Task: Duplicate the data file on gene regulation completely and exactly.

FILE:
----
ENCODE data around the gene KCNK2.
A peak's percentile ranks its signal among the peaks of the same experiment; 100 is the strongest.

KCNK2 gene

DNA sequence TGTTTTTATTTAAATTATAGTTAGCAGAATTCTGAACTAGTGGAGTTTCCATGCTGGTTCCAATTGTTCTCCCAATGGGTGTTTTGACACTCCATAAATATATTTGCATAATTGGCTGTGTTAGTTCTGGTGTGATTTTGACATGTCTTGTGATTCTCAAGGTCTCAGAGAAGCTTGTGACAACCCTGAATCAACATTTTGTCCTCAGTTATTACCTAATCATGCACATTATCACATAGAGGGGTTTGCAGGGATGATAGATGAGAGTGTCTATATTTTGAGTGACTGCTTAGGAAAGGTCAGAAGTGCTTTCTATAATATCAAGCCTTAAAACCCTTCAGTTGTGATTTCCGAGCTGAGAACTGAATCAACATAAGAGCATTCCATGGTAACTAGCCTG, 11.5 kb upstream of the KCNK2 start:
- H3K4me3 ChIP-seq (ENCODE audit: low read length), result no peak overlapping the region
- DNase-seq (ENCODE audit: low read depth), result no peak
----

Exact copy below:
ENCODE data around the gene KCNK2.
A peak's percentile ranks its signal among the peaks of the same experiment; 100 is the strongest.

KCNK2 gene

DNA sequence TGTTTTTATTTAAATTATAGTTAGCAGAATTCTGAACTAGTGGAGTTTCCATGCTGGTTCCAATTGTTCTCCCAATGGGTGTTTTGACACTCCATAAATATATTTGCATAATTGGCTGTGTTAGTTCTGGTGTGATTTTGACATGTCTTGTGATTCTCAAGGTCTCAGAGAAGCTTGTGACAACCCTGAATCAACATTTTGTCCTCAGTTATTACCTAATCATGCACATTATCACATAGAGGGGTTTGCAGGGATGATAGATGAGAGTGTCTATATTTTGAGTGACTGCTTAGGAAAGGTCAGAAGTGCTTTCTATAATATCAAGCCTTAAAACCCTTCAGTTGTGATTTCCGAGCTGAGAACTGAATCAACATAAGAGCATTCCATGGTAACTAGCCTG, 11.5 kb upstream of the KCNK2 start:
- H3K4me3 ChIP-seq (ENCODE audit: low read length), result no peak overlapping the region
- DNase-seq (ENCODE audit: low read depth), result no peak